She listened and simply said, “Go read Psalm 139, and if you don’t get anything from it, read it again and again until you do.” So, I did. Verses 13-14 reads, “You made all the delicate, inner parts of my body and knit me together in my mother’s womb. Thank you for making me so wonderfully complex! Your workmanship is marvelous--how well I know it.” After reading this, I began to feel the Holy Spirit move in me. I realized that I was putting all of my energy into fulfilling a role that wasn’t even the role I was created for. I was too worried about being a woman of the world instead of a daughter of the King. This verse changed my perspective on who I am and what should be my priority. I was confronted with God telling me that HE should be my center. Instead of a woman who “does it all,” I was to be a woman pleasing to God, the Creator of my body, mind, and soul.


Our identity does not come from how great of a wife we are. It doesn’t come from how much time we have to devote to home or work or children. Our identity doesn’t reside in how fit our bodies are or how much money we make. While all these duties, titles and commitments can be important, these are not the things that define us.


Our identity resides in Christ alone. We are His daughters. He created us, and He says we are marvelous! In verses 15-16, David says, “You watched me as I was being formed in utter seclusion, as I was woven together in the dark of the womb.” In the margins of my bible, I have written, “You, God, were there first, and you should remain first!”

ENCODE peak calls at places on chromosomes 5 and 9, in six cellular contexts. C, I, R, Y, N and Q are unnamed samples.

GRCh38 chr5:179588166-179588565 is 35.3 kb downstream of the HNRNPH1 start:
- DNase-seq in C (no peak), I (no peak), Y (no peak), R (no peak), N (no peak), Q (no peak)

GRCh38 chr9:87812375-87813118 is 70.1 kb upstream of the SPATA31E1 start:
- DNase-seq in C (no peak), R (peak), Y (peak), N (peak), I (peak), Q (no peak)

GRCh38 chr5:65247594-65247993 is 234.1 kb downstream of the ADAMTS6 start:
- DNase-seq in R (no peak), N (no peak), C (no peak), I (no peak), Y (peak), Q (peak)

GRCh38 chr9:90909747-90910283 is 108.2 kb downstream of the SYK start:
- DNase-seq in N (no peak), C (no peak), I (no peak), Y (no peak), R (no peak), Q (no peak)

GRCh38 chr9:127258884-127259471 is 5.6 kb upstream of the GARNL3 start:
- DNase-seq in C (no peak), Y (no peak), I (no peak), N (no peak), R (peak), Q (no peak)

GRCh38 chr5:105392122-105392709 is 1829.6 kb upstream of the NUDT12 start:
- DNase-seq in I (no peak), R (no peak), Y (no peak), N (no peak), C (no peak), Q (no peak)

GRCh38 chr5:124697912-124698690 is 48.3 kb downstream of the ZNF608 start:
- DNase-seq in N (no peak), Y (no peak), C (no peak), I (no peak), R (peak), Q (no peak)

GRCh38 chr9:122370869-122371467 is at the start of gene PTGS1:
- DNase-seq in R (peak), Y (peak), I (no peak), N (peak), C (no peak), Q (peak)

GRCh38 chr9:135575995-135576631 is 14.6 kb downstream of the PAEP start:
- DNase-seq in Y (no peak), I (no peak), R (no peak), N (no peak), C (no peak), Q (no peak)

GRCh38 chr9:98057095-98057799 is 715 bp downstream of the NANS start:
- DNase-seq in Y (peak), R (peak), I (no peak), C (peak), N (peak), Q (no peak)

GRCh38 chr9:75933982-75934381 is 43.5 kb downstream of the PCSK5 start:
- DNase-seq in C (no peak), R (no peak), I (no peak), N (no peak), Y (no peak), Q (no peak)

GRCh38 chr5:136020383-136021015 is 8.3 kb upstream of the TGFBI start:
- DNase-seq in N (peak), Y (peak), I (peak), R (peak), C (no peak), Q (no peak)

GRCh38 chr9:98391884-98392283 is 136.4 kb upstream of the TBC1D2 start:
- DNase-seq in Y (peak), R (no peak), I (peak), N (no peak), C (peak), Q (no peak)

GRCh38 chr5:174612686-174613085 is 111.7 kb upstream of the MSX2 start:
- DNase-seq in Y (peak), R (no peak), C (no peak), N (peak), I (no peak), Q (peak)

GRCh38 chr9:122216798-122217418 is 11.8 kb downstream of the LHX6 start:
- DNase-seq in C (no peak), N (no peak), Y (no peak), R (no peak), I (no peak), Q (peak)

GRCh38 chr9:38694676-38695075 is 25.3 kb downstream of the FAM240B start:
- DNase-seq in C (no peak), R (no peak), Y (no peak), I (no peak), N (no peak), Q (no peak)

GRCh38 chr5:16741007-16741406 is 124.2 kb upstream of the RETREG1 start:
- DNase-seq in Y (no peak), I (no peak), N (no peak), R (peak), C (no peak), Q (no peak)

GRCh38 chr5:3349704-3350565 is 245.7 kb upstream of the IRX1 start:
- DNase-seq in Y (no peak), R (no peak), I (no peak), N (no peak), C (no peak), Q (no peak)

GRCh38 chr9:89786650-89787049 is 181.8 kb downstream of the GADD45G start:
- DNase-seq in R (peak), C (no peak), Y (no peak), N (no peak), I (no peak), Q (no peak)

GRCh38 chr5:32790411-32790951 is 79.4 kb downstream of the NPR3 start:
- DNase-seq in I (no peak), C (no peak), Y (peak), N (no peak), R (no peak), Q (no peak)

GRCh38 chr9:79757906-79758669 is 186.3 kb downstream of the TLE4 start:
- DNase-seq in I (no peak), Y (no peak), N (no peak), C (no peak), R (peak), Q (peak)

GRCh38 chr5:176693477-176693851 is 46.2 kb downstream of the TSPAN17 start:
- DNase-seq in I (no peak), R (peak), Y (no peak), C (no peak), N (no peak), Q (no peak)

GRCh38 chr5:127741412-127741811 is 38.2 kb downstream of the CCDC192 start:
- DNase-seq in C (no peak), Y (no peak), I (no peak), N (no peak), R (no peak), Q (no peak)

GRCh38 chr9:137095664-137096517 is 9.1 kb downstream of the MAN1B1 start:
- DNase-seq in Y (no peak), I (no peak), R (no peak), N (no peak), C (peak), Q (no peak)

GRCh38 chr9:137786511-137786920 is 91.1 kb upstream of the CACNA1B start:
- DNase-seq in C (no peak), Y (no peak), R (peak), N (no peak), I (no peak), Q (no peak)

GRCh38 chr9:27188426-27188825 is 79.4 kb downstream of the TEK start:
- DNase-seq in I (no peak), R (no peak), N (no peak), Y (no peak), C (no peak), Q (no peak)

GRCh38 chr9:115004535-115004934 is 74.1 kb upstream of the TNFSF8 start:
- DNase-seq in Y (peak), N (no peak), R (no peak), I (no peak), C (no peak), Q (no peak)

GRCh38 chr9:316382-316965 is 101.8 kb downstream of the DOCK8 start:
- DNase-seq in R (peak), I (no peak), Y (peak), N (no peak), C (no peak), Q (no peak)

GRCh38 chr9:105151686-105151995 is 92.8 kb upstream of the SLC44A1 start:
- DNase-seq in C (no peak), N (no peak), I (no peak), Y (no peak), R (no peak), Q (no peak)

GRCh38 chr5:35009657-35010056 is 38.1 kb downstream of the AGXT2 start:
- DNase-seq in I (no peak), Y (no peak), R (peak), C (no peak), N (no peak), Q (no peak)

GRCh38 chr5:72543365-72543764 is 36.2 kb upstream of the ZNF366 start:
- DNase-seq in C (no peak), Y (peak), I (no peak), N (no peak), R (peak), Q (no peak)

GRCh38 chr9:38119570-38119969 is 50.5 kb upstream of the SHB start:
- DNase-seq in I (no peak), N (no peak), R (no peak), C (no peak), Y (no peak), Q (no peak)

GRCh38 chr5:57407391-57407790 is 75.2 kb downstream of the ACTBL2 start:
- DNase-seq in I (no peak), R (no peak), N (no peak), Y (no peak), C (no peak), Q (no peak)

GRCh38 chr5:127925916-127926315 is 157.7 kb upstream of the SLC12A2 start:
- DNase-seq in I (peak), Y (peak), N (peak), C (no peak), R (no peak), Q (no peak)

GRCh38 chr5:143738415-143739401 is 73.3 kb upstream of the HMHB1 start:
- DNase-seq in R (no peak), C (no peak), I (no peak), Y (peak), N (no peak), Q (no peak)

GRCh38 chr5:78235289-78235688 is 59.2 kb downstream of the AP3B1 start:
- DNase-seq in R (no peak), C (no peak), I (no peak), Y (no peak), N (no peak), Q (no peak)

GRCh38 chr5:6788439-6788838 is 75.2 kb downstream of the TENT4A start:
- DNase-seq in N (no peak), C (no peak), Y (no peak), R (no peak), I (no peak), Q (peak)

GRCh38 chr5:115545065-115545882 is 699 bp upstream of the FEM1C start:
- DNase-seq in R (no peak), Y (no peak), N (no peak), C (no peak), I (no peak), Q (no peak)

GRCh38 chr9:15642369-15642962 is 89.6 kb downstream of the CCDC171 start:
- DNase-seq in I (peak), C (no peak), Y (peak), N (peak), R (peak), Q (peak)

I know I’m not the only one who has tried to find affirmation, fulfillment, and worthiness in things, people, and titles. We are so much more than wives, daughters, mothers, sisters, friends, and/or professionals. We are so much more than the messes we create and the roles we feel we never live up to.


Whether we call ourselves a “hot mess express” or “wonderfully complex,” when focus on God and believe in the depths of our hearts that we are the daughters of the one true King, we will begin to find where our worth and identity truly resides.


CHALLENGE QUESTIONS:

  1. Is there a worldy identity that you are clinging to? If so, ask God to change your perspective. Allow him to show you who you are in Christ. 

  2. Are you struggling in certain (or all) areas of your life? Ask God to show you what it looks like to put Him first.